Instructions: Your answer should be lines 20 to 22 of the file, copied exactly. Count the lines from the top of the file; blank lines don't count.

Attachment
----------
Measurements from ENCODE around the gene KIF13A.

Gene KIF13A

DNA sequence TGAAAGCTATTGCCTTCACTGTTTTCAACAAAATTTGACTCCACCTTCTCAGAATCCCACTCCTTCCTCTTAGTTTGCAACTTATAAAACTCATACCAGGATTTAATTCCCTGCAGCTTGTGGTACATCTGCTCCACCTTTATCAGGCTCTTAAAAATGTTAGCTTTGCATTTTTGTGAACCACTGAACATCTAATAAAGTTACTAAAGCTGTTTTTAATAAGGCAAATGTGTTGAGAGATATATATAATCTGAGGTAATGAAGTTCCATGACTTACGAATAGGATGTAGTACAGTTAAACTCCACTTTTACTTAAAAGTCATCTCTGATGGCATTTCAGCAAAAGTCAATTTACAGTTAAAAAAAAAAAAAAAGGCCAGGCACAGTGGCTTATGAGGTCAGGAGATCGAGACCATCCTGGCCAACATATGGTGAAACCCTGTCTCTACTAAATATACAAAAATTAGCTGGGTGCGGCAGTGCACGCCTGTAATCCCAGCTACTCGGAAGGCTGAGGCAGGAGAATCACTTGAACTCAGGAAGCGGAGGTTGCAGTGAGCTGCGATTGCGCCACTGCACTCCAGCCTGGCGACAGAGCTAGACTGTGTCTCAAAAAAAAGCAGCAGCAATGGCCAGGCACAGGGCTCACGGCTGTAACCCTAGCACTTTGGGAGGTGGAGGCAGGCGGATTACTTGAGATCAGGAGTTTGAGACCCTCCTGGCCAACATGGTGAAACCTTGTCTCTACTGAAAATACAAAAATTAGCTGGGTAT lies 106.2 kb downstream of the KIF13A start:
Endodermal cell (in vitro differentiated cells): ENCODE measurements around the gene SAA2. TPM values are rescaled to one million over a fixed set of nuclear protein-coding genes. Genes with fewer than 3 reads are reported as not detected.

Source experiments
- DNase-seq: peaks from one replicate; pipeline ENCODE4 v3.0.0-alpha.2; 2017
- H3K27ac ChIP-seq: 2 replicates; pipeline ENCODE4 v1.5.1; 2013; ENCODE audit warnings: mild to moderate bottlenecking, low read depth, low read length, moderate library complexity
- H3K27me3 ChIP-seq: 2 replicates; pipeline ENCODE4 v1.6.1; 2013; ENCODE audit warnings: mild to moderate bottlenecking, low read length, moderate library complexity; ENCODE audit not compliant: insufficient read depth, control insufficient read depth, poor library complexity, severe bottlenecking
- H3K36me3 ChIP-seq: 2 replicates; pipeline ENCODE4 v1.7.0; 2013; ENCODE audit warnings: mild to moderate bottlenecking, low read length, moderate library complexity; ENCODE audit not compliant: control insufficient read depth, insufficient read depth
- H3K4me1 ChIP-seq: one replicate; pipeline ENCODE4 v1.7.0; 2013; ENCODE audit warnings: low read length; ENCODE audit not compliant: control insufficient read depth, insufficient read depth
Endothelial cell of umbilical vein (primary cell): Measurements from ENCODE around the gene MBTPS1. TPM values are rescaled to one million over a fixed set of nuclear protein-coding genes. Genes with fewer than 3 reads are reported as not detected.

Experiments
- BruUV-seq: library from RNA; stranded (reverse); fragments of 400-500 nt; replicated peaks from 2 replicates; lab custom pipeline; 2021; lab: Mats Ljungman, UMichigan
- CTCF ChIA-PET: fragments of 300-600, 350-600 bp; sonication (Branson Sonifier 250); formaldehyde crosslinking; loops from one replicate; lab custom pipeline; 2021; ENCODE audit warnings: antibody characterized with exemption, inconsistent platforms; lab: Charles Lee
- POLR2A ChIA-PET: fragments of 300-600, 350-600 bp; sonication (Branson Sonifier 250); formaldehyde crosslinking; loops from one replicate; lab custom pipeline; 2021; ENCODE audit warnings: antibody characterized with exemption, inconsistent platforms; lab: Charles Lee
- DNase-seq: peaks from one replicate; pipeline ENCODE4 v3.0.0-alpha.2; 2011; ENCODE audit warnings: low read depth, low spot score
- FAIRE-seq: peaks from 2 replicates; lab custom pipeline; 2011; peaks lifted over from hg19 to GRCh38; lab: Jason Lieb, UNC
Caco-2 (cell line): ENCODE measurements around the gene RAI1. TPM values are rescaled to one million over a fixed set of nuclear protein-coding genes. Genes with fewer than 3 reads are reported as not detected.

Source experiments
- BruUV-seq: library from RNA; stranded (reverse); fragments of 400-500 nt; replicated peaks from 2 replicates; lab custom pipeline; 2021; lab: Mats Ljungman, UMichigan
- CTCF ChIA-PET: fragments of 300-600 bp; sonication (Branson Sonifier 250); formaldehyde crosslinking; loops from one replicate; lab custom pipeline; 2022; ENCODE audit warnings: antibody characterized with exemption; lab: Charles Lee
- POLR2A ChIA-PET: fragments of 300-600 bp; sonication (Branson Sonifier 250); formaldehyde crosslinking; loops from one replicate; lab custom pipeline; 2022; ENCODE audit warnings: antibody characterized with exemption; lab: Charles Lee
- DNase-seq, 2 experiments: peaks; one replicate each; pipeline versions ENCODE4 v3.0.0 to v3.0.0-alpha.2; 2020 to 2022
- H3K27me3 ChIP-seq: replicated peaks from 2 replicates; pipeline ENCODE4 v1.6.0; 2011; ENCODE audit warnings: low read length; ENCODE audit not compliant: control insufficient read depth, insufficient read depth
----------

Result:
- BruUV-seq: library from RNA; stranded (reverse); fragments of 400-500 nt; replicated peaks from 2 replicates; lab custom pipeline; 2021; lab: Mats Ljungman, UMichigan
- CTCF ChIA-PET: fragments of 300-600 bp; sonication (Branson Sonifier 250); formaldehyde crosslinking; loops from one replicate; lab custom pipeline; 2022; ENCODE audit warnings: antibody characterized with exemption; lab: Charles Lee
- POLR2A ChIA-PET: fragments of 300-600 bp; sonication (Branson Sonifier 250); formaldehyde crosslinking; loops from one replicate; lab custom pipeline; 2022; ENCODE audit warnings: antibody characterized with exemption; lab: Charles Lee